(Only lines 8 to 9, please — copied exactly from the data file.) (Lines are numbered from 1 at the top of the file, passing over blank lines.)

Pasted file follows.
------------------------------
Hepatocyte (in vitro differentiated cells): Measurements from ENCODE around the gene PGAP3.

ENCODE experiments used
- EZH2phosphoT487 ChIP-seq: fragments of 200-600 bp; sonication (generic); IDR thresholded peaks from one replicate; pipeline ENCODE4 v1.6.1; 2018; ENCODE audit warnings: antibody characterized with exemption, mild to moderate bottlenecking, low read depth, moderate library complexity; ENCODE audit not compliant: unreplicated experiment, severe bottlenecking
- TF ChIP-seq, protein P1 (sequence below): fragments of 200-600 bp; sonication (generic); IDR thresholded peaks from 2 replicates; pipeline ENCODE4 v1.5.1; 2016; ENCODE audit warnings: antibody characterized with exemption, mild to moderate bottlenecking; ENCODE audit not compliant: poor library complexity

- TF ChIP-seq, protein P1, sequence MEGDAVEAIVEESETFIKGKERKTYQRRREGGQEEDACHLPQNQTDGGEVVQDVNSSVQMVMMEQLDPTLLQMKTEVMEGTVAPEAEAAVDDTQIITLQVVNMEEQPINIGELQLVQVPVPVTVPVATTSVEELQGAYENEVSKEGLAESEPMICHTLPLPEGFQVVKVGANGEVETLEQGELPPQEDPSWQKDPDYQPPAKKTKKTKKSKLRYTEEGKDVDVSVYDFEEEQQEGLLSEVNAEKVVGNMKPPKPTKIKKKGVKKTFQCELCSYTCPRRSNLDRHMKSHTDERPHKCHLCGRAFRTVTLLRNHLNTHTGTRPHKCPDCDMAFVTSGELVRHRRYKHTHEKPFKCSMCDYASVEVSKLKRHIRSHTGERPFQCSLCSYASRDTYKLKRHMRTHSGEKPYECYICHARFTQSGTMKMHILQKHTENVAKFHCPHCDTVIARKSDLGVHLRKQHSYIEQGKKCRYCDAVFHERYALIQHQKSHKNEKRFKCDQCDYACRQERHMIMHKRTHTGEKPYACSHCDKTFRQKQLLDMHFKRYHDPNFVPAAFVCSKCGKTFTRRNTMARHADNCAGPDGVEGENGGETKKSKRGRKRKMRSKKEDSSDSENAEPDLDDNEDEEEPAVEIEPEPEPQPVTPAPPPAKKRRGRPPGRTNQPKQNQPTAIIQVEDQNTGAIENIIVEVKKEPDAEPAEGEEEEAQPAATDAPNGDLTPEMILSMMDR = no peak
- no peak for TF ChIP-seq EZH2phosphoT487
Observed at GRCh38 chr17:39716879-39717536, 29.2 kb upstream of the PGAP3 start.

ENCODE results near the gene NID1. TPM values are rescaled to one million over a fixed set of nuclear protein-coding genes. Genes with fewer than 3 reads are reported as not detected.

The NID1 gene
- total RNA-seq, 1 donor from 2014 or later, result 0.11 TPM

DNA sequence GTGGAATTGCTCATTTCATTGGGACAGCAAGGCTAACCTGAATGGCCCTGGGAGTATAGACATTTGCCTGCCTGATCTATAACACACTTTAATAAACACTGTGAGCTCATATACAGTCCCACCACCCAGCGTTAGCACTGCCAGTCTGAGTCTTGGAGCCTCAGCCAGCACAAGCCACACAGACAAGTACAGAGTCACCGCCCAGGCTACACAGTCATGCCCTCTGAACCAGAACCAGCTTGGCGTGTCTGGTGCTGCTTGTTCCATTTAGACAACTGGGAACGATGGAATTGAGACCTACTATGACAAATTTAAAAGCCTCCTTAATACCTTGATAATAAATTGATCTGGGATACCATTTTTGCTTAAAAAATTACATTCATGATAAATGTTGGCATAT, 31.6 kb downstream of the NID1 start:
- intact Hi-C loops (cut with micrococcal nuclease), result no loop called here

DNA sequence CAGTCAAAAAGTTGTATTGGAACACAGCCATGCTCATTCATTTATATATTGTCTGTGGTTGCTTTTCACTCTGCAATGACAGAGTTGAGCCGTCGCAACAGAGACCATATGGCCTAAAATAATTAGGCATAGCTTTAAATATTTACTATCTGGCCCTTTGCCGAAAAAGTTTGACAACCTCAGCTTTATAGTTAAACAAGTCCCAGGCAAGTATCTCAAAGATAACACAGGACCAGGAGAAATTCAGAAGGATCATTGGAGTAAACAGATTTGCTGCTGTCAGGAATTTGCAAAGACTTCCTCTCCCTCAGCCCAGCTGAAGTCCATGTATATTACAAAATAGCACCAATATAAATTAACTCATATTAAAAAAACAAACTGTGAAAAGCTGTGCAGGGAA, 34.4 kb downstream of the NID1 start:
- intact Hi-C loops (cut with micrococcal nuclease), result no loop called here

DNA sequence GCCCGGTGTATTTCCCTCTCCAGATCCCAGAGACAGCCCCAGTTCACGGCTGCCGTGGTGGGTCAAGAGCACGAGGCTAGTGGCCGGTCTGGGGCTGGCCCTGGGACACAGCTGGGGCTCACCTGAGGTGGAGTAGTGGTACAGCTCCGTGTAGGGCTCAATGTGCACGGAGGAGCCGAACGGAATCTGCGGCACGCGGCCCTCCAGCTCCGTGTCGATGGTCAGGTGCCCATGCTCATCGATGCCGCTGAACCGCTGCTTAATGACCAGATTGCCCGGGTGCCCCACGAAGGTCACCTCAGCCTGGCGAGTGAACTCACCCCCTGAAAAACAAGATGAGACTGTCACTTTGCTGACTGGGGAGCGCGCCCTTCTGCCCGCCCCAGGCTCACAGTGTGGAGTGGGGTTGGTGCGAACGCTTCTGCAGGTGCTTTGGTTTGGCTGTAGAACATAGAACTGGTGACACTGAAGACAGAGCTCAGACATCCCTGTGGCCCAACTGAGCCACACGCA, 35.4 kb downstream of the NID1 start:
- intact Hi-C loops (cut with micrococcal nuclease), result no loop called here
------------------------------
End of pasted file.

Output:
ENCODE results near the gene NID1. TPM values are rescaled to one million over a fixed set of nuclear protein-coding genes. Genes with fewer than 3 reads are reported as not detected.

The NID1 gene